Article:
When I was first arrested as an “adult” (18) I was unconscious. When I awoke in a cell I quickly realized the guards labeled me on my bracelet as white. I’m mixed, my mother is from Japan and my father is from the States, and I would have chosen to run other - which is the separated name given to Asians, Puerto Ricans, Jamaicans, Somoans, etc. If you aren’t Black, Hispanic, or White then you're labeled other. In jail settings I was always in a solitary cell and never worried about this mistake, but once I was transferred to the correctional facility that all changed.
It took me all of spring to withdraw, sleep, and vomit away what my body had thought permanent for so long. While I was sweating out intoxicants for months and my bodily material was infusing with the thin, cheap, poorly-excuse of a mattress topper, I was creating scenarios on how I was going to switch the racial line (usually this ends with getting jumped out of one group and into another). Prior arrests in my life always ended in ugly 2 or 8 story jails - you know the type, you drive by them through any downtown in any American city or attached to brick and mortar city halls out in backcountry towns in the sticks. They’re eyes sores really, a cancerous government statue with manufactured air. A place they house people away from society because they don’t want to spend money on basic resources - like education, food, housing, treatment, clean water, and the list goes on and on. These jails are small and compact and have no real running capability - my time in them was every year at some point but wasn’t long enough for a complete mental transformation. But in 2014, I had finally made it to a place with a barbed wire encased yard - complete with weight equipment, green peeling paint wall ball court, and most importantly organic fresh outside oxygen.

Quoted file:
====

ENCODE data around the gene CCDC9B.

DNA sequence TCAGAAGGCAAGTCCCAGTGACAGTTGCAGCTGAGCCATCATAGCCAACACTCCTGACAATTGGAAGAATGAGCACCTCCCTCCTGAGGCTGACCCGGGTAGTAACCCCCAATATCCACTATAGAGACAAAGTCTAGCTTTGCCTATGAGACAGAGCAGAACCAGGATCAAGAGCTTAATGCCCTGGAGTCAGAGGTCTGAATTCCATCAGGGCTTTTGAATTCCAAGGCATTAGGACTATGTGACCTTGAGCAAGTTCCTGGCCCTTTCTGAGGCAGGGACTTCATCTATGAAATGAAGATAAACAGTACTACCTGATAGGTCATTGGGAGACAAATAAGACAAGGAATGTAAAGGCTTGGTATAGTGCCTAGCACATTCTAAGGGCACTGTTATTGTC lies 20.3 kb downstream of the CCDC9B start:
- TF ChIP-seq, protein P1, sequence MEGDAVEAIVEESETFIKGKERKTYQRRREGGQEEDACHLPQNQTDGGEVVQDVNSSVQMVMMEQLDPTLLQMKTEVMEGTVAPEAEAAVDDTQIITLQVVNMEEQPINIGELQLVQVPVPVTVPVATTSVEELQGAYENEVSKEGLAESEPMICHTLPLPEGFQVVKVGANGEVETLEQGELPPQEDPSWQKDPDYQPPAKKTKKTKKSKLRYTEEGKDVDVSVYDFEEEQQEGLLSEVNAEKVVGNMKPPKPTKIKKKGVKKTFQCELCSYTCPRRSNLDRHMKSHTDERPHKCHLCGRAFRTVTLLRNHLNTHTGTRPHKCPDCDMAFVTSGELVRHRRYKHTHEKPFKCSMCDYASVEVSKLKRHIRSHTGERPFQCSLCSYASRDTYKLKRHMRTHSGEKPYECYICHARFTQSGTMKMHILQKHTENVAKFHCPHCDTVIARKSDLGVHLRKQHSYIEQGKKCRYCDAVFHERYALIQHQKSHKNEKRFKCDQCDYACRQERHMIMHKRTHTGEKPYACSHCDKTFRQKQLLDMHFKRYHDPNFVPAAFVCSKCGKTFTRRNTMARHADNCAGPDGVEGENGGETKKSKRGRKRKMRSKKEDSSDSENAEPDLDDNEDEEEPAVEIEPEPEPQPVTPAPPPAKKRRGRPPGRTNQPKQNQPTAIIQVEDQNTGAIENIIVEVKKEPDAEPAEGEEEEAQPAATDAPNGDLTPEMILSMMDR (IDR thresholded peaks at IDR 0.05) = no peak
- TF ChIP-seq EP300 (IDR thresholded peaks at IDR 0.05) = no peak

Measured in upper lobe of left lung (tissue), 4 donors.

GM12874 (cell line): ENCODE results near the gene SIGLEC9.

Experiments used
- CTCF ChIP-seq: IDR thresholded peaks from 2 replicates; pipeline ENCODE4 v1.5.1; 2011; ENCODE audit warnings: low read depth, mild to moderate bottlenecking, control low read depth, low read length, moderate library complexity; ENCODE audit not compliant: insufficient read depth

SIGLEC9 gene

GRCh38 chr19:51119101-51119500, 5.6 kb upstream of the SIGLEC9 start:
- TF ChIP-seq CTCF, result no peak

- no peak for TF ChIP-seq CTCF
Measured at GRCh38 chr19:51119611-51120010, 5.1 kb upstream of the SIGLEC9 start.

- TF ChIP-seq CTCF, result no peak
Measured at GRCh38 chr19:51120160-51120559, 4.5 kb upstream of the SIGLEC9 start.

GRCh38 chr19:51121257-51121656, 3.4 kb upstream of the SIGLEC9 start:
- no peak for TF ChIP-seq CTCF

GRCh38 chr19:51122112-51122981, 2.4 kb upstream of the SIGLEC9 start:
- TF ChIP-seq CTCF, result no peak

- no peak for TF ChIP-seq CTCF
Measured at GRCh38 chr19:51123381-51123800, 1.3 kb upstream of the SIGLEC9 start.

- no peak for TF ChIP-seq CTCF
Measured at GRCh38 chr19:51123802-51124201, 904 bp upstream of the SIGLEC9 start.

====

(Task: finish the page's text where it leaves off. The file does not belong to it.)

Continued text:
At first I was attempting to run-out the present moment, as if that were a possibility. There is a term called derealization - which is what I was operating in for so long and facing reality was overwhelming and sensory overload. Running, combined with meditation (which I had picked back up inside since my mother’s side were Shinto-Buddhists), was needed medicine that I wasn’t getting from correctional staff nurses or doctors. Although we got little yard time throughout the week, if at all, I would always take that time to run around in a rectangular perimeter - usually following the Cooper hawks in order to catch a fallen feather.
The performance of running for leisure is a strange phenomenon if you think about it. Since we evolved into bipedal beings, running was always a tool. Usually either to escape something dangerous, (I was constantly running away from blue and red flashing lights) or running towards something, like in the act of hunting. Both of these were for survival and not recreational. Our earliest bipedal human ancestors, the Australopithecus, dates back to around 4 million years ago - but it wasn’t until our current homo sapiens in Ancient Greece, Africa and Asia did competitive running begin. The earliest records of this, 1829 BCE, were born out of religious festivals in honor of goddesses.